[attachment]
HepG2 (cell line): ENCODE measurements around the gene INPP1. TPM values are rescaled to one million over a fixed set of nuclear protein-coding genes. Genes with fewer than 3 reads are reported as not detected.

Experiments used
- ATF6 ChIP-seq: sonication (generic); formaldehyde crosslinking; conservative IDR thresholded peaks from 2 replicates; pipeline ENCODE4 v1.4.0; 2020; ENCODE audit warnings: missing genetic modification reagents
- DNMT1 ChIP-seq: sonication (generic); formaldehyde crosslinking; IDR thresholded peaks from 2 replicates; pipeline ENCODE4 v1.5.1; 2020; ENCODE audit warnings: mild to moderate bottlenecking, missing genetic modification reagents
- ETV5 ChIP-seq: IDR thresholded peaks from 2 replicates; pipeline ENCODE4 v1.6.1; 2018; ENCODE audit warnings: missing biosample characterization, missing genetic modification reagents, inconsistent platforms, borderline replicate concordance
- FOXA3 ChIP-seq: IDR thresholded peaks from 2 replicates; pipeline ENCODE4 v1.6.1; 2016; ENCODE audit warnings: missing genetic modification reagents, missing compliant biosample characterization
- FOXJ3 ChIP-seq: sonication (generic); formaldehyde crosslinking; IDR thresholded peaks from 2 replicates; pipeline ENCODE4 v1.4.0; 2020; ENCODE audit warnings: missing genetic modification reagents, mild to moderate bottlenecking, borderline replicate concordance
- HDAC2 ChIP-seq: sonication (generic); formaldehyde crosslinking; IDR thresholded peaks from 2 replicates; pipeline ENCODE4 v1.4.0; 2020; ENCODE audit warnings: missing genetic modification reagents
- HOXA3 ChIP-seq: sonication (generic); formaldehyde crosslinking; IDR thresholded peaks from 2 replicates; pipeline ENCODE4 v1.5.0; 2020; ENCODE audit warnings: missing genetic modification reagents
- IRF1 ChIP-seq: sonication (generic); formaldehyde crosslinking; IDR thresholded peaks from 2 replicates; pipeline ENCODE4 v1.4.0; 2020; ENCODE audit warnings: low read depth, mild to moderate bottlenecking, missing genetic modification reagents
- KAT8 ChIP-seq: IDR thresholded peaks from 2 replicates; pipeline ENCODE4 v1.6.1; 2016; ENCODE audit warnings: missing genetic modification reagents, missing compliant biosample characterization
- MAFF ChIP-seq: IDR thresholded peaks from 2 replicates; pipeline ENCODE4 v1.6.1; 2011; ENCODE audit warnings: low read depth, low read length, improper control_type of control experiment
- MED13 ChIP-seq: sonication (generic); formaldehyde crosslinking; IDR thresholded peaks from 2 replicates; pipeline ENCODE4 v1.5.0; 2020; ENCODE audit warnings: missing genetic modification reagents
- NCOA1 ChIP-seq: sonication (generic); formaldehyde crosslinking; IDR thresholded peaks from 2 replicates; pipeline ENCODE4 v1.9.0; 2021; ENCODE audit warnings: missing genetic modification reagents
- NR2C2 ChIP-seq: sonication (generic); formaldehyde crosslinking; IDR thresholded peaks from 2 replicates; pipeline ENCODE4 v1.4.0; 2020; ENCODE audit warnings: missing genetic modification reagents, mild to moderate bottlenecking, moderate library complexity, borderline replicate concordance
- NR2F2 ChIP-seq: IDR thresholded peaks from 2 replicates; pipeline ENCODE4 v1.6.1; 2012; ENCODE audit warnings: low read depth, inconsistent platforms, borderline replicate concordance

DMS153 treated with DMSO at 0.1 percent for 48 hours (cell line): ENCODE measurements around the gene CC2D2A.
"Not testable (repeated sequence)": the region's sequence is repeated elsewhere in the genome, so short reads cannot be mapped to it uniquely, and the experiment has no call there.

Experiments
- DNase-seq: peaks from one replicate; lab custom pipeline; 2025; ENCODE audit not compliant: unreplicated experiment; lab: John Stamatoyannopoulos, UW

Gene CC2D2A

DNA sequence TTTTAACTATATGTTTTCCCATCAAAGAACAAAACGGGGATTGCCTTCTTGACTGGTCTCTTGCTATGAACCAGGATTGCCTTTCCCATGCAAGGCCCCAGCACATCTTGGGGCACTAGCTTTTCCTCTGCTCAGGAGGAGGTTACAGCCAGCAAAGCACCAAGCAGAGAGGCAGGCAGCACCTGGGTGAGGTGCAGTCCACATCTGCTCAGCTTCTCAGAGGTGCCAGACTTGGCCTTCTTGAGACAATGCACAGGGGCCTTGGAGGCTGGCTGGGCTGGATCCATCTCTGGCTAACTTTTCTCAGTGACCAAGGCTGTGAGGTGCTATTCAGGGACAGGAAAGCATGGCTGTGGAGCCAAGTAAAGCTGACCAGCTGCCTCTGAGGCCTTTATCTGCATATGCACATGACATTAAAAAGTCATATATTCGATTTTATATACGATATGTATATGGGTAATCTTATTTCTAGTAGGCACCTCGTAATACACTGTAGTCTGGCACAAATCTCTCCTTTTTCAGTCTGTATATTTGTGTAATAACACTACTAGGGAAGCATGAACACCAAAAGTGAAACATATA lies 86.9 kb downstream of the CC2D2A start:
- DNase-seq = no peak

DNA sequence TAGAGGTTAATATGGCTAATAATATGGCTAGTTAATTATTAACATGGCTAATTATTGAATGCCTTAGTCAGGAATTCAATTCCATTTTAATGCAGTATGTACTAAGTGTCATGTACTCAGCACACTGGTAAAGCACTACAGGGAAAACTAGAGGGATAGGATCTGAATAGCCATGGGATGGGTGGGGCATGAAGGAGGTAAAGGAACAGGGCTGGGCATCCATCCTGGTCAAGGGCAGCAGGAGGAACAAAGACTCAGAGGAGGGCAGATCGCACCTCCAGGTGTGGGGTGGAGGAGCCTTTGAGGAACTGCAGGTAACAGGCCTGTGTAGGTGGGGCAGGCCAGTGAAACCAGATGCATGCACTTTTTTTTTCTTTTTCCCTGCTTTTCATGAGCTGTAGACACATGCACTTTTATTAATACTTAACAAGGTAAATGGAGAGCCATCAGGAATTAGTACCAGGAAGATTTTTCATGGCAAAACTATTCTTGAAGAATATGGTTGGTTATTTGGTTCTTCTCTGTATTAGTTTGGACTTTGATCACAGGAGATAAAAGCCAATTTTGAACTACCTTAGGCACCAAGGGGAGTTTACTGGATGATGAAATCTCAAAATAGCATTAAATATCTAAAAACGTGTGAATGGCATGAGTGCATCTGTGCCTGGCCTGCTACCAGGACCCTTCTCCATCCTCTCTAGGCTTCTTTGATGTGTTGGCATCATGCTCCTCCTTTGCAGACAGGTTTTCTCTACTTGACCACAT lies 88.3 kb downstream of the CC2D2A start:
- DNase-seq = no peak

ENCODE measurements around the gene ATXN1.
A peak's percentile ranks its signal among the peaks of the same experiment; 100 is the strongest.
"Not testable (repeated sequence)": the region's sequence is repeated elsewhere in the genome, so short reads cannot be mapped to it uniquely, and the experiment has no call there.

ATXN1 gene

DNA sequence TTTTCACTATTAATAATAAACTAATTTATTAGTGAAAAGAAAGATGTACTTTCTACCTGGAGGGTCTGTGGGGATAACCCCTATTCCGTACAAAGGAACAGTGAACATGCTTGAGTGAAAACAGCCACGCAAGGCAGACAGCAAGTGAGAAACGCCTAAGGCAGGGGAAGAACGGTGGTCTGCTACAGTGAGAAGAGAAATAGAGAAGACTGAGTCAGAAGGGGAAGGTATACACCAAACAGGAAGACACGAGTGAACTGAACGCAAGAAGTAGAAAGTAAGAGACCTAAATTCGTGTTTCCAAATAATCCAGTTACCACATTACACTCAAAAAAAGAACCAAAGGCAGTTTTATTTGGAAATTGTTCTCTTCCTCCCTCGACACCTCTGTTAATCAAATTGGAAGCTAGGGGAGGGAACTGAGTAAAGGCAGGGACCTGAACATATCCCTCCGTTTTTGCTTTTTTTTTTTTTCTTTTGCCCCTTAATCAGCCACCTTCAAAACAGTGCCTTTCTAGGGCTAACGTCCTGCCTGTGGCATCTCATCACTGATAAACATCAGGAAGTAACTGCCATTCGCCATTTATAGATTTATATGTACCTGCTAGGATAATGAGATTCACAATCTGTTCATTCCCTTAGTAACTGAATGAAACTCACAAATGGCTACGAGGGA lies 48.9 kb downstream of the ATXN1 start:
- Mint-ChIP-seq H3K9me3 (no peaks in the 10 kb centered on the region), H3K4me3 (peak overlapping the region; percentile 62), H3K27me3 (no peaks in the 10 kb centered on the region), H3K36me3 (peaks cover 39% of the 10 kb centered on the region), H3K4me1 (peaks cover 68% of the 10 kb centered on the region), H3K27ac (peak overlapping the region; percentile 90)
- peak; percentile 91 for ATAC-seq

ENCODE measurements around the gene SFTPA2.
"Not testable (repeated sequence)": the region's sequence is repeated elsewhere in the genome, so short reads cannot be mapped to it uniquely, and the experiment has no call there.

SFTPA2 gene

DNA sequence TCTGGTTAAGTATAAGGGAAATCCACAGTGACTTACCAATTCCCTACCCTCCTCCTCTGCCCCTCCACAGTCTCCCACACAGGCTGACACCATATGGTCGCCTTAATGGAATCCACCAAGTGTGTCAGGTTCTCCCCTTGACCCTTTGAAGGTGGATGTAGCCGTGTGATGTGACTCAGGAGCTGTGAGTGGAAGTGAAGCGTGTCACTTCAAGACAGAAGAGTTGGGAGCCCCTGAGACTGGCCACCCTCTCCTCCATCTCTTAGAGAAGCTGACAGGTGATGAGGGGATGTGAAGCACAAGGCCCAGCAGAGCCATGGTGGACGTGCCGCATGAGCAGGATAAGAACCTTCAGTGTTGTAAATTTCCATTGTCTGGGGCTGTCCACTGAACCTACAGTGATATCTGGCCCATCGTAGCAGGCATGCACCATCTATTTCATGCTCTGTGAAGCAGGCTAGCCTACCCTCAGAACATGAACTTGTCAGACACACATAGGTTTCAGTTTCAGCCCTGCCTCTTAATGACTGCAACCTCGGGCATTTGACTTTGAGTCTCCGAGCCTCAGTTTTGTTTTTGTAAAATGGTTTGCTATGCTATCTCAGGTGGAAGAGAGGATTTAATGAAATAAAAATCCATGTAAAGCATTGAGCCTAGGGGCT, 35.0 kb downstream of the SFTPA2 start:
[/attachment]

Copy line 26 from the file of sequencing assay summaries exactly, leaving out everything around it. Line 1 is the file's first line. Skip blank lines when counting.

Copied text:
ENCODE measurements around the gene ATXN1.